The economic recovery has no chance to succeed until schools and daycare centers for younger children re-open. This week kids in elementary school up to third grade will return to their classroom at least a few days a week, but early childhood centers are still close and will not re-open until the middle of May if at all.
The re-opening of daycare centers for the youngest children is crucial for the restart of the economy. Without childcare arrangements, many Israelis parents (especially women) cannot go back to work. According to a report of the Bank of Israel, 400,000 Israelis are forced to stay home because they have children under the age of nine, costing the economy 2.6 billion shekels a week. Before this health crisis, approximately 65% of children aged three months to three years attended daycare facilities, and another 35% were cared for by family members. As the economy re-opens, parents need reliable childcare; grandparents cannot help, and the daycare facilities will only receive half of the children, reducing the supply of early childhood education by more than half.
The organization for private daycare announced that under the current regulations, most of them would not be able to re-open. As of now, already 500 daycare centers closed as a consequence of the lockdown, affecting 3,000 children. Among the businesses that survived until now, many doubt they will be able to withstand the strict restrictions imposed on them at re-opening. As of now, some rules are not only costly; they are impossible to implement even with the full goodwill of the educators. How can a caregiver keep a two meters distance from babies and toddlers? Rightly so, educators are demanding a total relaxation of mandatory distancing and other unpractical rules, such as forcing two years old to wear a mask or preventing children from playing with each other.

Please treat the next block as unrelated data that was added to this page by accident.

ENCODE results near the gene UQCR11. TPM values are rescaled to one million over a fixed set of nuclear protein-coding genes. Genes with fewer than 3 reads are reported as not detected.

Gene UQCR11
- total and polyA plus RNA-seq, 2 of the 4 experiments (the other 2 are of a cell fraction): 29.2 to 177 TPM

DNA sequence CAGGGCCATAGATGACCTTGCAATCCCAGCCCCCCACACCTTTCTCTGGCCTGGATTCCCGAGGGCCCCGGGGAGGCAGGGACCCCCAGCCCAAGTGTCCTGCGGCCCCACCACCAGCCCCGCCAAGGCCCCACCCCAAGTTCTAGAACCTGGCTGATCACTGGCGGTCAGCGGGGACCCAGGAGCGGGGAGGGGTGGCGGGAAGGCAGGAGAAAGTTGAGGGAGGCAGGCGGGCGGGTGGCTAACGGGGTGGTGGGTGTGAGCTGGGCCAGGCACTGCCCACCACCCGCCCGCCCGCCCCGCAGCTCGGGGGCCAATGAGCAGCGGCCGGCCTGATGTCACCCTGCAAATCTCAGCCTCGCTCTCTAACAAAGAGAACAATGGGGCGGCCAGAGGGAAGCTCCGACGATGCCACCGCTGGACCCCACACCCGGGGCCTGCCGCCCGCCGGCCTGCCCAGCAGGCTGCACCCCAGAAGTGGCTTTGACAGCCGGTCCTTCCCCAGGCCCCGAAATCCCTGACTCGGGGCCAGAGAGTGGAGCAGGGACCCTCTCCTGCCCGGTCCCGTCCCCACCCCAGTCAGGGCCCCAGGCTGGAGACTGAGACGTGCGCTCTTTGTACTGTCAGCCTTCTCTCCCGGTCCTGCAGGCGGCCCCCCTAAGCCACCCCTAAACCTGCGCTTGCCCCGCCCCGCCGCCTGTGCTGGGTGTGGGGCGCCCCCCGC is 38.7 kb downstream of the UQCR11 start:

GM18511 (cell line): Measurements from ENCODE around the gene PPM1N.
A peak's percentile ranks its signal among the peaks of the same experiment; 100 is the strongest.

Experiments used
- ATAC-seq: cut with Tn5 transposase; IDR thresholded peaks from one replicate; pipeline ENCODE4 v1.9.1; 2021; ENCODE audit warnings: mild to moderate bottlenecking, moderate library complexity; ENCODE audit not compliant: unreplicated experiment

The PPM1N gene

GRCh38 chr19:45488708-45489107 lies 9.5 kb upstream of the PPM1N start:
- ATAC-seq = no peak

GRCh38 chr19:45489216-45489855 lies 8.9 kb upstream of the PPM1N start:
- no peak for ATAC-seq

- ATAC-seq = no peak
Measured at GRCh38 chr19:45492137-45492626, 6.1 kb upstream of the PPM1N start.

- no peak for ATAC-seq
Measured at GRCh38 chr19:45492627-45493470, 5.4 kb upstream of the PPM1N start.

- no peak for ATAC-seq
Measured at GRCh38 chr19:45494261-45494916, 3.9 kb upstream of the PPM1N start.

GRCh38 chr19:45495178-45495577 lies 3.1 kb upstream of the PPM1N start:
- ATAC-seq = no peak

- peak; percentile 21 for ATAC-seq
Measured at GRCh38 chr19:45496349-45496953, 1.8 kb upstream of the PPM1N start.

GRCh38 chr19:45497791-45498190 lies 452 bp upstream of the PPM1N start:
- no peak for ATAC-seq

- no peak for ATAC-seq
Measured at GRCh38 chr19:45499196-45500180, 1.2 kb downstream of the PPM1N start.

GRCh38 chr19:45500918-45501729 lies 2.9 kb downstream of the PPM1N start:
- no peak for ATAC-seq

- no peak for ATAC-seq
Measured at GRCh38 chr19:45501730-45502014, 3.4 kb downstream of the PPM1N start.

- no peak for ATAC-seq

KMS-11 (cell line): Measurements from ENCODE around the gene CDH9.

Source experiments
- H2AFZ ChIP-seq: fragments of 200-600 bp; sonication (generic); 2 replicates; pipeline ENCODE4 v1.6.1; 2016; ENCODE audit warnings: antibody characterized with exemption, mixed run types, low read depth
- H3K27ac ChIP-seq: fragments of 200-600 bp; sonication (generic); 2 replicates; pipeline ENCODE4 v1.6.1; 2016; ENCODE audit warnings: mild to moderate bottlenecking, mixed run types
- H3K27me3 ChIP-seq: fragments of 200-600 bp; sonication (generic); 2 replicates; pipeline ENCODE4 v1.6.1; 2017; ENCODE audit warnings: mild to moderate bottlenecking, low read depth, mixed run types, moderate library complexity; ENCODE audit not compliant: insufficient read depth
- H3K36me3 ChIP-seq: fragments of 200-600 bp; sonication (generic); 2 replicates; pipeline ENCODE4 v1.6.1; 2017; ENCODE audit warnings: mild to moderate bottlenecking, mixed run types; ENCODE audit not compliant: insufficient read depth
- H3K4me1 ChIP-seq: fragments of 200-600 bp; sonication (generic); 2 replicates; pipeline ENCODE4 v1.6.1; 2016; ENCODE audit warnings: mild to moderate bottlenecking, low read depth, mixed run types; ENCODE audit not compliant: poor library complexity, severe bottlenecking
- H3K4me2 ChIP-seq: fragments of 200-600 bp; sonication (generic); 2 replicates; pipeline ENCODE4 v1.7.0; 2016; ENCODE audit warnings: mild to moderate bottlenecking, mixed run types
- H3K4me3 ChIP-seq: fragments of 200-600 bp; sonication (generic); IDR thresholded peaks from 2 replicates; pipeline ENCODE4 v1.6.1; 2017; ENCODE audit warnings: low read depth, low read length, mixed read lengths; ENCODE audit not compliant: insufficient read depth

Even if the government softens, some of the most extreme and unpractical rulings; the limitation on the number of children permitted on the premises will likely remain. A daycare center that, until a few months ago accommodated 15 children, will only be allowed to receive seven on a given day. Fewer children attending, still more costs for cleaning and other health-related supplies endanger the profitability of many private daycare centers. Excessive regulation will inflate the price of child care and lead to less labor force participation, as many parents find it economically worthwhile to stop working, especially among the lowest wage earners.
Instead of having the bureaucrats write a code of new unrealistic regulations that will ultimately strangle the early childhood sector, the regulator needs to cut the red tape for private businesses and parent associations to open new facilities. The government needs to trust the parents and let them decide the level of risk they are willing to take with their daycare provider. It is easy to imagine that families with high-risk members will try to organize “safer” daycare compared to families with less contact with the high-risk populations. Instead of trying to centralize all decisions at the government level, it is time to give back some independence and responsibility to every adult citizen and let the parents define how the post corona reality will look like for their children.
Israelis have shown exceptional solidarity, care, and common sense in this crisis; the government needs now to back off and trust its citizens to continue forward and restart the economy without excessive regulatory burdens. If regulation makes it impossible for young parents to find suitable daycare for their children, the chance of economic recovery becomes slimmer every day.